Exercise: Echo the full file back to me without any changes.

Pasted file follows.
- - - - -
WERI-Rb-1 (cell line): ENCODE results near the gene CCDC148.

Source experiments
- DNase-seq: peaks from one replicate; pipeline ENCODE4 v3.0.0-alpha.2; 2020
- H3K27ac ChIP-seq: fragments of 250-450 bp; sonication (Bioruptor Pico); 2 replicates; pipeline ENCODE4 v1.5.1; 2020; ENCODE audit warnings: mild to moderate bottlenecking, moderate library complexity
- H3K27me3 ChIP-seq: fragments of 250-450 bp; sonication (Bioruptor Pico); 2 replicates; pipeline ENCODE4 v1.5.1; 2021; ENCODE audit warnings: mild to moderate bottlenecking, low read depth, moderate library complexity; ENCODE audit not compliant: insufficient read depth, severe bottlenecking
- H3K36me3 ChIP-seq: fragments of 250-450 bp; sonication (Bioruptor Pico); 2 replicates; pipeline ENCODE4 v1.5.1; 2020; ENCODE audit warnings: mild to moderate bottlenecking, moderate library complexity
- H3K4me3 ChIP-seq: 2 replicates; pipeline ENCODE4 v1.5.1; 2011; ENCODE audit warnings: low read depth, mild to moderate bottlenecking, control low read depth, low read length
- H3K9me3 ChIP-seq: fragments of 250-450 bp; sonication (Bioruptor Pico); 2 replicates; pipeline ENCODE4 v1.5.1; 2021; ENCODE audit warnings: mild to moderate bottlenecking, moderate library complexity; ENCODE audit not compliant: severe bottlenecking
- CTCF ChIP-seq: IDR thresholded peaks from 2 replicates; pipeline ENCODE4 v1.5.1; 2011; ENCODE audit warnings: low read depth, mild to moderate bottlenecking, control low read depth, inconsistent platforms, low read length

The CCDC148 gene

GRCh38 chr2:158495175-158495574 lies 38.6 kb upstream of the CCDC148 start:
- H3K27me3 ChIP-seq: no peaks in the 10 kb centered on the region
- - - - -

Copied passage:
WERI-Rb-1 (cell line): ENCODE results near the gene CCDC148.

Source experiments
- DNase-seq: peaks from one replicate; pipeline ENCODE4 v3.0.0-alpha.2; 2020
- H3K27ac ChIP-seq: fragments of 250-450 bp; sonication (Bioruptor Pico); 2 replicates; pipeline ENCODE4 v1.5.1; 2020; ENCODE audit warnings: mild to moderate bottlenecking, moderate library complexity
- H3K27me3 ChIP-seq: fragments of 250-450 bp; sonication (Bioruptor Pico); 2 replicates; pipeline ENCODE4 v1.5.1; 2021; ENCODE audit warnings: mild to moderate bottlenecking, low read depth, moderate library complexity; ENCODE audit not compliant: insufficient read depth, severe bottlenecking
- H3K36me3 ChIP-seq: fragments of 250-450 bp; sonication (Bioruptor Pico); 2 replicates; pipeline ENCODE4 v1.5.1; 2020; ENCODE audit warnings: mild to moderate bottlenecking, moderate library complexity
- H3K4me3 ChIP-seq: 2 replicates; pipeline ENCODE4 v1.5.1; 2011; ENCODE audit warnings: low read depth, mild to moderate bottlenecking, control low read depth, low read length
- H3K9me3 ChIP-seq: fragments of 250-450 bp; sonication (Bioruptor Pico); 2 replicates; pipeline ENCODE4 v1.5.1; 2021; ENCODE audit warnings: mild to moderate bottlenecking, moderate library complexity; ENCODE audit not compliant: severe bottlenecking
- CTCF ChIP-seq: IDR thresholded peaks from 2 replicates; pipeline ENCODE4 v1.5.1; 2011; ENCODE audit warnings: low read depth, mild to moderate bottlenecking, control low read depth, inconsistent platforms, low read length

The CCDC148 gene

GRCh38 chr2:158495175-158495574 lies 38.6 kb upstream of the CCDC148 start:
- H3K27me3 ChIP-seq: no peaks in the 10 kb centered on the region